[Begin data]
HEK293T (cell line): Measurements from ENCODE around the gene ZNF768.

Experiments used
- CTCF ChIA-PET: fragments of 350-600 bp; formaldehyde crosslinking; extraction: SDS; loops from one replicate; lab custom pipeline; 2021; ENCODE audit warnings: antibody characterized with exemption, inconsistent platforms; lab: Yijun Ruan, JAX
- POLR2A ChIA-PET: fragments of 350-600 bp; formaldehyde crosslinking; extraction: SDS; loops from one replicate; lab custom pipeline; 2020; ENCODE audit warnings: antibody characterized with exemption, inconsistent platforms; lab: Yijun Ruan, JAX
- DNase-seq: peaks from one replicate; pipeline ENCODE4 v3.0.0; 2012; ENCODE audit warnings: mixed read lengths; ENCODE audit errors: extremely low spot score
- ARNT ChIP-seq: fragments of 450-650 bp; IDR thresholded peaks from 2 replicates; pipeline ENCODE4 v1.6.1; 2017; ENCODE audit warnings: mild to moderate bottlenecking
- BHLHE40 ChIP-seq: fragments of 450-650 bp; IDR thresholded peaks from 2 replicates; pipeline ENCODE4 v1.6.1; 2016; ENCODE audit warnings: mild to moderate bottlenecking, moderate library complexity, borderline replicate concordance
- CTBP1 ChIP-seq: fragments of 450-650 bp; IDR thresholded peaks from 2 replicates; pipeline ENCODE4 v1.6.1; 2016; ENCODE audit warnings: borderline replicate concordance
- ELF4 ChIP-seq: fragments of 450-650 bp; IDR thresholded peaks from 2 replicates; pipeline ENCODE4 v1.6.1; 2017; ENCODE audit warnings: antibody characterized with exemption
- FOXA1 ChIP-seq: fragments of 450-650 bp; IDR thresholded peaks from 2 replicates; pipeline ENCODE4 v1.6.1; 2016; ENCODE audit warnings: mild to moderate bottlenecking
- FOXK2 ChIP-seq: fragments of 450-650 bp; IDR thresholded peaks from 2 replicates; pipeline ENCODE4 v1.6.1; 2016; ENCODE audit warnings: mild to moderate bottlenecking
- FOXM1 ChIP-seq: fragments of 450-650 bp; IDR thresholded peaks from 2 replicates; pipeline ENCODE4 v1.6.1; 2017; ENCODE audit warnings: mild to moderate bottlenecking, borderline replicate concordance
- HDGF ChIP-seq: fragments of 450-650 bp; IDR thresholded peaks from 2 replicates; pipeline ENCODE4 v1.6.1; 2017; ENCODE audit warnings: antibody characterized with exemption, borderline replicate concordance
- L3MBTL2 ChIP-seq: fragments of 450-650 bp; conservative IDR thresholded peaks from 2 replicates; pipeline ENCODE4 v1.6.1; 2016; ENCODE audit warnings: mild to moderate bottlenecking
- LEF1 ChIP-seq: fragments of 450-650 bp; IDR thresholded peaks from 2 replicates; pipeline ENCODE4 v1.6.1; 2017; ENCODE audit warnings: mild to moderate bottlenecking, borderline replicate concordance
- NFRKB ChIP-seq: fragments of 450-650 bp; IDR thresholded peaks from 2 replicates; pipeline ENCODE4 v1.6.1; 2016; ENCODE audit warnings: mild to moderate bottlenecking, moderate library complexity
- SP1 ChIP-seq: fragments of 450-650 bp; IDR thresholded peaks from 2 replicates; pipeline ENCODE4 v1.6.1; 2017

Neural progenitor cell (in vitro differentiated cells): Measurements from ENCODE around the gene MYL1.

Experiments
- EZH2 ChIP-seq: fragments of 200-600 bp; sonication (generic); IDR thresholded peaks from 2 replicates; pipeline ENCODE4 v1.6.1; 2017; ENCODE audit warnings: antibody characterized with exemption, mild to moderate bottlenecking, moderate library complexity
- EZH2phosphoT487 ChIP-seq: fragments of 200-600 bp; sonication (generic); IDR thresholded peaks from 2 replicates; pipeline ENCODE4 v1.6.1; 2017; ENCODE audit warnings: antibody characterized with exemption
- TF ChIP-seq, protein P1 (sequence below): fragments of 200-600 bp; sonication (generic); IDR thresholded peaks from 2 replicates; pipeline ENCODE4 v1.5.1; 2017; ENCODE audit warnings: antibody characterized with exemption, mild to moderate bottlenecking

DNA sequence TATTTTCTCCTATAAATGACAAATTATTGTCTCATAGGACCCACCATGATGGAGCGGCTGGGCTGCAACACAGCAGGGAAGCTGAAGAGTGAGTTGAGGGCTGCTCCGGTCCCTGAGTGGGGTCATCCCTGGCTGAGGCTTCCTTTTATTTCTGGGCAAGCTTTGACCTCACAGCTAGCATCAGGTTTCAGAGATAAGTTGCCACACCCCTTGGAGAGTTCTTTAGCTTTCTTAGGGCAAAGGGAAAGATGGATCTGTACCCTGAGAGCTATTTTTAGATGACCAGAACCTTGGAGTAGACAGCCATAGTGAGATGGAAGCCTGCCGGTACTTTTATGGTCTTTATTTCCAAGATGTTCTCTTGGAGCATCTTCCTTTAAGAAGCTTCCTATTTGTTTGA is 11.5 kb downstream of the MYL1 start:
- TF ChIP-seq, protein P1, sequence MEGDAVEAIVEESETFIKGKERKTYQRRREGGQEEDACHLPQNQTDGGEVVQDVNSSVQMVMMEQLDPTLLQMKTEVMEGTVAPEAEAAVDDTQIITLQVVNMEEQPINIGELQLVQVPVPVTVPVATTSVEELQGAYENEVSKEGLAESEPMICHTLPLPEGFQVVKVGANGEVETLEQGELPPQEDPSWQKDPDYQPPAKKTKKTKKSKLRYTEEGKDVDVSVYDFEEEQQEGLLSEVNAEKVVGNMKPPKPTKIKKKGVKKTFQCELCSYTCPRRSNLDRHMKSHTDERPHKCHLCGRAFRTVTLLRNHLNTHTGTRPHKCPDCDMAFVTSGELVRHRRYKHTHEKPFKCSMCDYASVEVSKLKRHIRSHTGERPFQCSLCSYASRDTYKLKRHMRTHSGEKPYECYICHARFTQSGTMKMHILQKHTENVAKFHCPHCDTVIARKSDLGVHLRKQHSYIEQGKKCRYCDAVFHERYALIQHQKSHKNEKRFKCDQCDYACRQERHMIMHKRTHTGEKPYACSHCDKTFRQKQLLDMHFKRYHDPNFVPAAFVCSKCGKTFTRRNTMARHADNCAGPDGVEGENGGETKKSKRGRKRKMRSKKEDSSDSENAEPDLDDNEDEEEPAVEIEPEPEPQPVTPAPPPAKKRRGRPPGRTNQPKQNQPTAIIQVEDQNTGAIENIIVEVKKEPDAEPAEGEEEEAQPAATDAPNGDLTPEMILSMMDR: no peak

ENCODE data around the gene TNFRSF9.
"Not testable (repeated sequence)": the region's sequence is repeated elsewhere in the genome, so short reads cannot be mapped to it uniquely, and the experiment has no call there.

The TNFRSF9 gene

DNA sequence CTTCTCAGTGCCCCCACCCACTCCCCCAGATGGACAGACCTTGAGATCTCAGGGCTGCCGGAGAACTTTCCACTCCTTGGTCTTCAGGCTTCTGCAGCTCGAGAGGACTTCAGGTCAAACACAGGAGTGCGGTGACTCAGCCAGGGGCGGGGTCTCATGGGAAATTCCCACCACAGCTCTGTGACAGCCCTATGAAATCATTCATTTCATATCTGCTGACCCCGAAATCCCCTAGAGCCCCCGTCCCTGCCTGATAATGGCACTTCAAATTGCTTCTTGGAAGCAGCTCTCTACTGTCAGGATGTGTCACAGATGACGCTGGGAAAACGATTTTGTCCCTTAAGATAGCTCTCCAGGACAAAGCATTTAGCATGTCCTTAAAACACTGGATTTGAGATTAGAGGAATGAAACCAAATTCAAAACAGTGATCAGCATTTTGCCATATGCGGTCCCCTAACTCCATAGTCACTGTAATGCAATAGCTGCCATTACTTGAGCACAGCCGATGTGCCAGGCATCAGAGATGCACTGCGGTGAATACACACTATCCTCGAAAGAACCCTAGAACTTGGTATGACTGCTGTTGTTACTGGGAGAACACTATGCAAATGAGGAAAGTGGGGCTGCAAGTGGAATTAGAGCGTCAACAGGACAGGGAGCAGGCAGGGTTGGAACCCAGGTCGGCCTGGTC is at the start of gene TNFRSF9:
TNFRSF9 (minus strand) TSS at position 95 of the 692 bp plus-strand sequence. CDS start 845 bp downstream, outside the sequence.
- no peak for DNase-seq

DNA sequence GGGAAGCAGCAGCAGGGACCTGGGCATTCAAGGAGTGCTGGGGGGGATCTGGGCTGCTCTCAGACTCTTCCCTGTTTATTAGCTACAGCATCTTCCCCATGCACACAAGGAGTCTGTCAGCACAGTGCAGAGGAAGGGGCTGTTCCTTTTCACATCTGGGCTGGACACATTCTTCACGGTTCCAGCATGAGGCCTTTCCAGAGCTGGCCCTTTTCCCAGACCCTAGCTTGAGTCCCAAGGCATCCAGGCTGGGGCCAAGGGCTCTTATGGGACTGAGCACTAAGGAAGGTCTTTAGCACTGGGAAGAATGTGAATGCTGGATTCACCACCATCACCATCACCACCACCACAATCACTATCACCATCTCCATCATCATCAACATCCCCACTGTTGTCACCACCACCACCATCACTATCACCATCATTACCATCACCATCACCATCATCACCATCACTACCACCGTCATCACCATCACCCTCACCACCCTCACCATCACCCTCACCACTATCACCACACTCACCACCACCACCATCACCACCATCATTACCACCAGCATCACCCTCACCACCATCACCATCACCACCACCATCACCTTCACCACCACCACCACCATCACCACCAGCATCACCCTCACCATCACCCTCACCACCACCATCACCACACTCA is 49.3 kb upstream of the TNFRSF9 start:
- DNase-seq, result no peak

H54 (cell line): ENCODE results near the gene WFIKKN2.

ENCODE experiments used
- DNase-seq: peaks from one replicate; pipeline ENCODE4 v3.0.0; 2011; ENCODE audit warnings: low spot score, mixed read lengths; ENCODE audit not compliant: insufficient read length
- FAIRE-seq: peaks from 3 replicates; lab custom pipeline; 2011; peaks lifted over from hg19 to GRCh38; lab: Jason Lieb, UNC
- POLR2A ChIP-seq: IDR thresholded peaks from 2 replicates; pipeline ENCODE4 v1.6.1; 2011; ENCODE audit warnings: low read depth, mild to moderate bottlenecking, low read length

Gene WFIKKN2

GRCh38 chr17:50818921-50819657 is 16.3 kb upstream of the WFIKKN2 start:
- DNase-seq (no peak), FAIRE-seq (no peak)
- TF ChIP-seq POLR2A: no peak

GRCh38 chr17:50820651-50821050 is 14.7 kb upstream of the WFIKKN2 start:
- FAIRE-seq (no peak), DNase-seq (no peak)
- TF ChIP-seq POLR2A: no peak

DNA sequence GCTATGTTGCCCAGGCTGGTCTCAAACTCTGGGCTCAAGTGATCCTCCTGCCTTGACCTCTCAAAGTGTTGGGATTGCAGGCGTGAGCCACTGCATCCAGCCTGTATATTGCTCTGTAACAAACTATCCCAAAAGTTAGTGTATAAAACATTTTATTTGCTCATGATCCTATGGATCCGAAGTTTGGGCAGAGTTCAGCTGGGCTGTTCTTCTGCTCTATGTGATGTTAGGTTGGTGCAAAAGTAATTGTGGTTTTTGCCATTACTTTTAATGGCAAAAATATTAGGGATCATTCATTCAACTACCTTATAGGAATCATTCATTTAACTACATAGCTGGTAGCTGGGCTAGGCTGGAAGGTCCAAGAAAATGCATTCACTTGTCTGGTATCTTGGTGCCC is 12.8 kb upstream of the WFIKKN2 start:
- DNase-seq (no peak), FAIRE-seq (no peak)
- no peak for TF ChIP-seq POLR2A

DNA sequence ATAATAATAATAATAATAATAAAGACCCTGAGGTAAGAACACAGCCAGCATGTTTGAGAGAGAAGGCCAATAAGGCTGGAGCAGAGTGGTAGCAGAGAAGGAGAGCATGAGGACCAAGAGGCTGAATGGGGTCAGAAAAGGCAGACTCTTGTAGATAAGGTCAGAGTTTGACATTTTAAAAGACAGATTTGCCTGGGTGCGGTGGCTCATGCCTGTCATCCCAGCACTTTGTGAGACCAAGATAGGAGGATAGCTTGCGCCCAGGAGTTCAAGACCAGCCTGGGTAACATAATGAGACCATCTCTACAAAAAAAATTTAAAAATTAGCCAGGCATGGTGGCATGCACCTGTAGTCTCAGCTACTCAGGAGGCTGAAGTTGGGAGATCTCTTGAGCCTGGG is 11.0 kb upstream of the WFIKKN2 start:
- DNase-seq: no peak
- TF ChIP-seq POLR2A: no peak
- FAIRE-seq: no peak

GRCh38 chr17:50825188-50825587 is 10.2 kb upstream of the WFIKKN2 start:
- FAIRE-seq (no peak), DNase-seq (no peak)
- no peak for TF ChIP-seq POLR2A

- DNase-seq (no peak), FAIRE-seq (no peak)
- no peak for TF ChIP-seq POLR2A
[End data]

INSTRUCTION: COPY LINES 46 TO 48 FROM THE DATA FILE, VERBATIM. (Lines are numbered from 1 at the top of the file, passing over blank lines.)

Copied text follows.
- DNase-seq (no peak), FAIRE-seq (no peak)
- no peak for TF ChIP-seq POLR2A

DNA sequence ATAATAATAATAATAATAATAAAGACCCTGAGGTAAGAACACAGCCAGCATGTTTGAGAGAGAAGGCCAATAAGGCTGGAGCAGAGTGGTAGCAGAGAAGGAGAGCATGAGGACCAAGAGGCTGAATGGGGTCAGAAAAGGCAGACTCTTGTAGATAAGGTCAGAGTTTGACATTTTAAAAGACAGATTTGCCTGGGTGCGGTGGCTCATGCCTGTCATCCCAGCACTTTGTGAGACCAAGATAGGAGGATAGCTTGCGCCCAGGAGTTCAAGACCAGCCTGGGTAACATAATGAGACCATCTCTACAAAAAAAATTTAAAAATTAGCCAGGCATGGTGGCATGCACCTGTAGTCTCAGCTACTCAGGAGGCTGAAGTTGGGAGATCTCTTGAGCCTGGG is 11.0 kb upstream of the WFIKKN2 start: